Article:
Small `scope catches a big bang

On 4 November 2003 a solar flare occurred that was so large that the X-ray sensors on the NOAA GOES satellites — the defacto standard for quantifying flares since 1974 — saturated for about 12 minutes. Because of this sensor saturation, solar scientists had to try and extrapolate what the peak magnitude and timing might have been, coming up with a preliminary estimate for the peak of soft X-ray flux at 0.1 – 0.8 nm, of X28 (2.8 mW/m2 at the Earth) peaking at 19:50 UT.

Meanwhile, at the Narrabri Visitor's Centre, a pair of "RadioJove" kit receivers were assiduously taking 20-MHz flux measurements, which were being recorded to disk on an obsolete PC. This inexpensive radio telescope started as a hobby for local staff, and was described in the article "Narrabri Simple 20-MHz Interferometer" in the October 2002 ATNF News. It turned out that "Simple" made very high fidelity recordings of this exceptional solar flare and we have been able to use these data to better characterise the flare's X-ray peak.

Figure 1: X-ray profile of the largest solar flare on record. The data from the two "Simple" receivers allows us to measure beyond the GOES-12 saturation level and constrain the flare peak to the indicated bounds.

How is it that this "backyard-class" telescope was able to provide the intensity of solar X-rays some ten billion times higher in frequency than it's observing band? The answer involves the Earth's atmosphere acting like a giant X-ray detector: Solar X-rays cause atmospheric molecules to become ionised. As the X-ray intensity increases during large flares, the ionosphere becomes opaque to low-frequency radio waves. The resulting decrease in detected power on the ground is called a sudden ionospheric disturbance, or ionospheric fadeout.

In order to determine the solar X-ray emission from our fadeout data we had to perform several steps:

♦ Compare the fluxes during the flare to "quiet day" fluxes from the same sidereal times, in order to quantify the ionospheric attenuation of the 20-MHz Galactic background. An instrument that does this is called a relative ionospheric opacity meter, or "riometer".

♦ Correct for the solar radiation cross-section of the zenithal ionosphere, in order to ensure our data represented the intrinsic solar X-ray emission, rather than just its local ionospheric effects.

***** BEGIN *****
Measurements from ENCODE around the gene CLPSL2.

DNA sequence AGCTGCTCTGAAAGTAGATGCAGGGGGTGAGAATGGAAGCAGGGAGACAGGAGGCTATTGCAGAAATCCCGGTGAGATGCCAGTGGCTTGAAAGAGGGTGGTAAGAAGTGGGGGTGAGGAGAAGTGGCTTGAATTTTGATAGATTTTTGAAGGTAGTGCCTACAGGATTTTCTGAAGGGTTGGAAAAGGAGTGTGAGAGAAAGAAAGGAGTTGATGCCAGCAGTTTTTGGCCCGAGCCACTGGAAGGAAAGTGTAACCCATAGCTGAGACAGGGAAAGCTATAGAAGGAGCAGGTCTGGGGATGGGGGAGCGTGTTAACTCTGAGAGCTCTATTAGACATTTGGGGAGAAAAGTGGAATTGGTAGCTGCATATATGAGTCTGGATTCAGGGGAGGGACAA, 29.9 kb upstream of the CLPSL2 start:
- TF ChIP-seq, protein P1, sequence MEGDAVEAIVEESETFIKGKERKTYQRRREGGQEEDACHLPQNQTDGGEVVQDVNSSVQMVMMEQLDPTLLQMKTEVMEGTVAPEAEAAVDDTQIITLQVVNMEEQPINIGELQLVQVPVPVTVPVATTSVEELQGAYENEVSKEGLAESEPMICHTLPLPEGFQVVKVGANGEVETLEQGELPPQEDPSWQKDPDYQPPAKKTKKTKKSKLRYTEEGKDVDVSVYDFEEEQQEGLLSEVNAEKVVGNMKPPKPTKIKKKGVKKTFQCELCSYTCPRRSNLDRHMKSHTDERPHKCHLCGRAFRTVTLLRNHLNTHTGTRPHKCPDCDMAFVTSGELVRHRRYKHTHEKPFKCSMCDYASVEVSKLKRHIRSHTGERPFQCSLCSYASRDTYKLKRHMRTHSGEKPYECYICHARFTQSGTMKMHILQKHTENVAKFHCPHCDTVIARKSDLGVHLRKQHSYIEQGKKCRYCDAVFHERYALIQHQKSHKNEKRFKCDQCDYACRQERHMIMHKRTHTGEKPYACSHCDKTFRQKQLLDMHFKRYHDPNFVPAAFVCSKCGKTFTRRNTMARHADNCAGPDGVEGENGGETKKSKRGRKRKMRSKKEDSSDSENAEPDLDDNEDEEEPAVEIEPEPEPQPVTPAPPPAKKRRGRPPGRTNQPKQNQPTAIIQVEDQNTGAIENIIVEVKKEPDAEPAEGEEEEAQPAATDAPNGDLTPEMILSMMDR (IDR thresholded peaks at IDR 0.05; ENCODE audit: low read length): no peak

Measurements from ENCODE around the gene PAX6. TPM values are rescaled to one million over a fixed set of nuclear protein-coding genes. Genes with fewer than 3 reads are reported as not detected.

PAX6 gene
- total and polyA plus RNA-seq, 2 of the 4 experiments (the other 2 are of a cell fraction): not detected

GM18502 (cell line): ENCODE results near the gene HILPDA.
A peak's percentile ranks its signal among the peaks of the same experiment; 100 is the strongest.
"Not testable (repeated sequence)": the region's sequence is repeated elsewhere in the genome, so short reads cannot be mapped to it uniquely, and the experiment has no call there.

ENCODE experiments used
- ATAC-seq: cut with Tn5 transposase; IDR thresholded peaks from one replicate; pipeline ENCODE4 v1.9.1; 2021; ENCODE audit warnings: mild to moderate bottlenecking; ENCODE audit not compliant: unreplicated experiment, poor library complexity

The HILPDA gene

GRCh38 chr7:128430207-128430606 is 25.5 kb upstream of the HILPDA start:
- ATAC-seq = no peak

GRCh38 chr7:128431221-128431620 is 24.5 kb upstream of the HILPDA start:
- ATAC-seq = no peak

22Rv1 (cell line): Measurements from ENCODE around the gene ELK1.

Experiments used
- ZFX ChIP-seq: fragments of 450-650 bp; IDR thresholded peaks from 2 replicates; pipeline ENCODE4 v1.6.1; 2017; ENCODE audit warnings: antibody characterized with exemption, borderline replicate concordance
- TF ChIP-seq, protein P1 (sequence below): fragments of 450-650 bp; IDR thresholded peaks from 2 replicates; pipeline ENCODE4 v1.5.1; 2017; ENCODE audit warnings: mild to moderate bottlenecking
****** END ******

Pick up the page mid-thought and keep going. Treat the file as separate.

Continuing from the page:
♦ Use the unsaturated GOES-12 satellite measurements to determine the parameters of fit for a published model that relates low-frequency ionospheric absorption to the solar X-ray intensity.

We have been able to demonstrate that the whole process works by using data from other large "X-class" flares. These flares reveal that, even when we simulate saturation of the GOES-12 sensor, we can still determine the flare peak-magnitude to better than 10% and the peak time to better than three minutes.

Analysis of the 4 November 2003 data was further complicated by the presence of some radio interference at the flare peak. This meant we had to use the additional step of fitting a polynomial to the interference-free data in order to infer the properties at the peak. To reflect the uncertainty associated with this process our error estimate was increased by another 10%.

The end result of this number crunching is a new set of constraints on the magnitude and timing of the largest solar flare on record. Our best estimate gives a peak magnitude of X40 peaking at 19:46 UT. The full range of fits consistent with our data spans X34 – X48, peaking at 19:44-48 UT. This suggests the flare was substantially larger, and peaked earlier, than the X28 preliminary estimate. However our results are comparable to the X28 – X40 (peaking at 19:44-50 UT) and X40 – X50 (at 19:45-46 UT) estimates that have since been published in the literature.

Our observations, described in the paper X-Ray Magnitude of the November 4 2003 Solar Flare Inferred from the Ionospheric Attenuation of the Galactic Radio Background have been accepted for publication in the Journal of Geophysical Research and Space Physics.

Just as remarkable as making a scientifically valuable observation with such an inexpensive instrument, was the serendipitous case of "being in the right place at the right time". An hour earlier and the sun would have been well below the horizon from Narrabri, an hour later and the local ionosphere would have been so highly exposed to the solar X-rays that our technique could not be applied!

Many people have assisted with this work, including Tim Kennedy, Daron Brooke, Thomas Ashcraft, Rodney Viereck from the NOAA, Rose Roche, Michael Dahlem, Rob Chapman, Charles Belling and Alex Davey. Sincere thanks also go to our anonymous referees.

David Brodrick, Steven Tingay and Mark Wieringa
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Radio Jove is a NASA education and outreach activity. Check out the project at

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